After market A/C options for '68 GS400 w/factory air

Discussion in 'The Big Chill' started by cardave, May 31, 2019.

  1. cardave

    cardave Active Member

    Would love to get people opinions here. I have a '68 GS400 with factory air. All of the parts are in place, but it blows hot. It does appear to have a newer receiver dryer installed but I'm not certain if the compressor is original or not.

    My question is, has anyone replaced their factory air set up with one from Vintage Air or Classic Auto air and if so which kit did you use, and what challenges did you face.

    A local car talk show host here who also coincidentally owns a '68 GS400 said to just bite the bullet and buy R-12, charge the system up and see where you stand.

    Everyone's thoughts and opinions are appreciated.

    Thanks much,
  2. flynbuick

    flynbuick Guest

    At one time there was no Buick dedicated Vintage Air kit. Members seem to be buying Olds kits and trying to adapt them.
  3. 12lives

    12lives Gravity is matter warping space-time - Einstein

    my 2 cents: The original system works as good as the new ones. Replace all the O-rings, evacuate, and charge it up. The new kits will fit except for the compressor bracket and controls. Many folks have adapted the small compressor to the BBB. The controls are tougher. If you can live with the aftermarket look then you can use the use the controls from the kit. If you live in the south there are many shops that can help you out.
  4. 1969BSGS

    1969BSGS Active Member

    Dave, a buddy of mine , his member name is 1100kaw is doing the Vintage air setup on a 69 Skylark Custom , should have it sometime this coming week, He did the Olds setup , We had a friend measure his Olds control unit & it should be the same width as the Buick but not as tall, so a short strip filler piece will probably need to be made, I will PM you his e-mail, His name is Darrell Dean.... Thanks....
  5. cardave

    cardave Active Member

    @flynbuick - Yes, that is what I found in my research, no dedicated kits for Buicks at all.

    @12lives - Would I be using the green o-rings as opposed to just regular black rubber o-rings? Replacing o-rings and recharging with R-12 would be the most cost feasible to start with for sure. I have certainly spent enough time replacing old/broken vacuums lines so that the mode doors all work. It's amazing to me that after 50 years how everything now works with just new vacuum lines. The quality of the parts back then is amazing even if technology was primitive compared to now. I live in Denver so no humidity, but since we're a mile above sea level, the heat from the sun is intense.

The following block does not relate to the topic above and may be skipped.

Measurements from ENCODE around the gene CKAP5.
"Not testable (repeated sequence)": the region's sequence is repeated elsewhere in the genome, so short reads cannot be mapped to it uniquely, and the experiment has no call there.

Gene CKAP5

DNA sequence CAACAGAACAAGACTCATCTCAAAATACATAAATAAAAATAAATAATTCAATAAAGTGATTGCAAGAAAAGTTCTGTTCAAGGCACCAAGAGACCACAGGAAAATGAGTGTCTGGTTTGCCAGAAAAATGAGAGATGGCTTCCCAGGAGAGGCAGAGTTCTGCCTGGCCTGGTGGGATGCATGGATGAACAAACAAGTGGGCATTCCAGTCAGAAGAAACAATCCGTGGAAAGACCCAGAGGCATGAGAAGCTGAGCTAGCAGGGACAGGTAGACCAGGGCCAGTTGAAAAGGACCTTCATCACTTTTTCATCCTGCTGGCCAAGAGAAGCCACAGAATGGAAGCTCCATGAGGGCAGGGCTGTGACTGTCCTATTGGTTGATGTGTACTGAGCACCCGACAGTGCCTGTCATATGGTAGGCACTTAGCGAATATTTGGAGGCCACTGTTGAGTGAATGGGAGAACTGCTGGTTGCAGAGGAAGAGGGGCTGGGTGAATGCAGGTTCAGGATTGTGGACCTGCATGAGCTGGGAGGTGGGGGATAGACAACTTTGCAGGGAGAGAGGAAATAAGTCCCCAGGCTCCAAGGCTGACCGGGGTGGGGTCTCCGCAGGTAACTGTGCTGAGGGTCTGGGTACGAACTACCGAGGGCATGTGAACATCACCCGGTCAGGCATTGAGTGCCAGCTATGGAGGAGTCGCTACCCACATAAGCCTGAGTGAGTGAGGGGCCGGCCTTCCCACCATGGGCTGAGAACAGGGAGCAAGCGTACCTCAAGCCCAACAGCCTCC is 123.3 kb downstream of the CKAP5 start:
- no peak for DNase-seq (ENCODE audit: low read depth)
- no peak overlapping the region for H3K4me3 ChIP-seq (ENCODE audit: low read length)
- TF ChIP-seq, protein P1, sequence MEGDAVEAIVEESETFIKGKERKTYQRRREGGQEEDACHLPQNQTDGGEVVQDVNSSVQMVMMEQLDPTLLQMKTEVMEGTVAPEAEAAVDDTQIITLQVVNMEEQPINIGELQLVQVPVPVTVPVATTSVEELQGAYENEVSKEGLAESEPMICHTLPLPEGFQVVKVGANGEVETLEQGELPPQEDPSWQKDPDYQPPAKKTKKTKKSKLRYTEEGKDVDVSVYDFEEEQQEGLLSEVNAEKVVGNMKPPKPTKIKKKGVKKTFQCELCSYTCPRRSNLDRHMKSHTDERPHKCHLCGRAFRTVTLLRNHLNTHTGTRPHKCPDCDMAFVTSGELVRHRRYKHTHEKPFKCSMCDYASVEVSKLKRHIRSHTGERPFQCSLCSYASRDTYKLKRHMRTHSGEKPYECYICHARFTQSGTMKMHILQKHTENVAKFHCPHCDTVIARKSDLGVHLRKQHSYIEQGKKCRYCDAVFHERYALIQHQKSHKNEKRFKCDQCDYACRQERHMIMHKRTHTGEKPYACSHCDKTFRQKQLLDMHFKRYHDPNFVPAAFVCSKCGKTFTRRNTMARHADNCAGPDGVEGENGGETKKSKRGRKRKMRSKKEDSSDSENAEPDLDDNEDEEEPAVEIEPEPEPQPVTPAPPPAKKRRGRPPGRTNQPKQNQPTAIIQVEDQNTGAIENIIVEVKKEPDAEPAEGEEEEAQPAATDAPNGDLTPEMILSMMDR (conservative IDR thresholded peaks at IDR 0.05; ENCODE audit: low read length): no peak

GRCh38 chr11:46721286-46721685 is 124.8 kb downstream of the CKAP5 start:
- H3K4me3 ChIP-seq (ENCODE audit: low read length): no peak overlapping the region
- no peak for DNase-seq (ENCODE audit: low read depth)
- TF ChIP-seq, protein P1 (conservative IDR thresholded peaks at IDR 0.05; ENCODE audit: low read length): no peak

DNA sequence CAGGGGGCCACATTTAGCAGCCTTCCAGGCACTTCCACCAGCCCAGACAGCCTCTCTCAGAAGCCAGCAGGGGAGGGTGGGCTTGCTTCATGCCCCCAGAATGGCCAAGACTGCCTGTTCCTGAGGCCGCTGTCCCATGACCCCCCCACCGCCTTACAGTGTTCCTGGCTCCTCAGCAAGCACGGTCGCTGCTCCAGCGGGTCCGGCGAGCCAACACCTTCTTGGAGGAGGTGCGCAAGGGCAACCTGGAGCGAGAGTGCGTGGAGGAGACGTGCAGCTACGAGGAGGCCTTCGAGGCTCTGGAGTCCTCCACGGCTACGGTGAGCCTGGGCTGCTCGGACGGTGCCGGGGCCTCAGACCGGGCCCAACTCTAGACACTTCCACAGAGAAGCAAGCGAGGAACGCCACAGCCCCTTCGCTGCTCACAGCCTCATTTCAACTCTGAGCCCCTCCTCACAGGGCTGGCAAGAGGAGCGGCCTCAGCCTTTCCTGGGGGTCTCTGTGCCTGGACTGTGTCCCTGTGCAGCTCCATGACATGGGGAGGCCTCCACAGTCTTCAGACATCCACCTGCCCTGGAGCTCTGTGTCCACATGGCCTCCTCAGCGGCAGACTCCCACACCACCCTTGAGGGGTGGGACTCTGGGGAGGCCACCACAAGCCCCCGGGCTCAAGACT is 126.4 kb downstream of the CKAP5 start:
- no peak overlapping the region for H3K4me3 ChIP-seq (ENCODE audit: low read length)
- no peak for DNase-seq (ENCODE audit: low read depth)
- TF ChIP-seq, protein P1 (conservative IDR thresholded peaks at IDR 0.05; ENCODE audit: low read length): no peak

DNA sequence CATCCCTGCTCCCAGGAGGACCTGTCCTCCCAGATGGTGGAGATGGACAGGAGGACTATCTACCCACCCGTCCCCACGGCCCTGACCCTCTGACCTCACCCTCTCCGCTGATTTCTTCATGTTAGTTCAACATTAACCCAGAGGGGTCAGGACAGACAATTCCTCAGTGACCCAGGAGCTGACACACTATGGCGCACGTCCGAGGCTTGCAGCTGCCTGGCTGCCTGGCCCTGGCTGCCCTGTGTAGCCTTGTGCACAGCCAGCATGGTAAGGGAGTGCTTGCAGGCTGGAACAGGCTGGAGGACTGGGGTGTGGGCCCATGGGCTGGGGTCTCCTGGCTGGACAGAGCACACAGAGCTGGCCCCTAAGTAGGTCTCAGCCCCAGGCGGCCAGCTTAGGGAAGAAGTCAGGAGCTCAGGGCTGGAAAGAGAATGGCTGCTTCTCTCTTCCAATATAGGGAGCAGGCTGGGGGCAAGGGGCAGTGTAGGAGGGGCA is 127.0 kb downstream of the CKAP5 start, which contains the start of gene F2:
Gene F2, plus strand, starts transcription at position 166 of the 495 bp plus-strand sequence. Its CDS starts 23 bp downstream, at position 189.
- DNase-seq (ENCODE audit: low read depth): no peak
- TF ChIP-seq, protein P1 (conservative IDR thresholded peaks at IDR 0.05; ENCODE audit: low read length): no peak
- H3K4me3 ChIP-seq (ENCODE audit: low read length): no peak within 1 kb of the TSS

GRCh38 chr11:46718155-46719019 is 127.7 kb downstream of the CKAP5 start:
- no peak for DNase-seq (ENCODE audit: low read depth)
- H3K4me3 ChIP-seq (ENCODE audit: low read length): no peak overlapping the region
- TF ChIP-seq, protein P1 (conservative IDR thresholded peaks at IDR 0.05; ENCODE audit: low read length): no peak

@1969BSGS - I would love to contact your friend to monitor his progress. I looked at the Olds kit and it looks like it would work, but wondering about
    1) extra/different pulleys
    2) It appears all of the control panel cables + control panel + heater box itself all get removed along with the engine compartment box as well.
    3) Where he will source his compressor mounting bracket from. I'm assuming he has a Buick 350 if its a Skylark.

    Thank you all for your time and interest.
  6. 436'd Skylark

    436'd Skylark Sweet Fancy Moses!!!!!

    Don't be scared of the factory system. You can fix it for a fraction of what the vintage air kit will cost and it will save you lots of time. Your factory system probably needs a cheap part. No reason not to convert to 134a either.
  7. 12lives

    12lives Gravity is matter warping space-time - Einstein

    Sorry - you got me there! If converting to 134 use....?
  8. My3Buicks

    My3Buicks Buick Guru

    If I had a car with factory a/c I would not even consider an aftermarket setup, put the money into getting your system fixed properly. Aftermarket systems in my mind are for cars with no a/c to begin with.
  9. 436'd Skylark

    436'd Skylark Sweet Fancy Moses!!!!!

    I'm not sure what your asking here. 134 retrofit kits are available at any parts store and less than 20 bucks... they have been around for decades.......
  10. Daves69

    Daves69 Too many cars too work on


    The factory air can be made to work. The systems are reliable. One of the biggest problems was the compressor is prone to leaking. Old Air Products makes an aluminum case A6 replacement. Has better seals and is lighter weight.

    Pro6TEN Compressor, A6 Upgrade, High Pressure, Single Groove Clutch. Plain Finish.

    The Pro6TEN is an all aluminum replacement for the GM A6 compressor, which offers smoother and quieter operation, for less vibration and engine drag. Designed to bolt in using our compressor bracket assembly and comes pre-oiled for easy installation.

    Replaces High Pressure and Plain Head Applications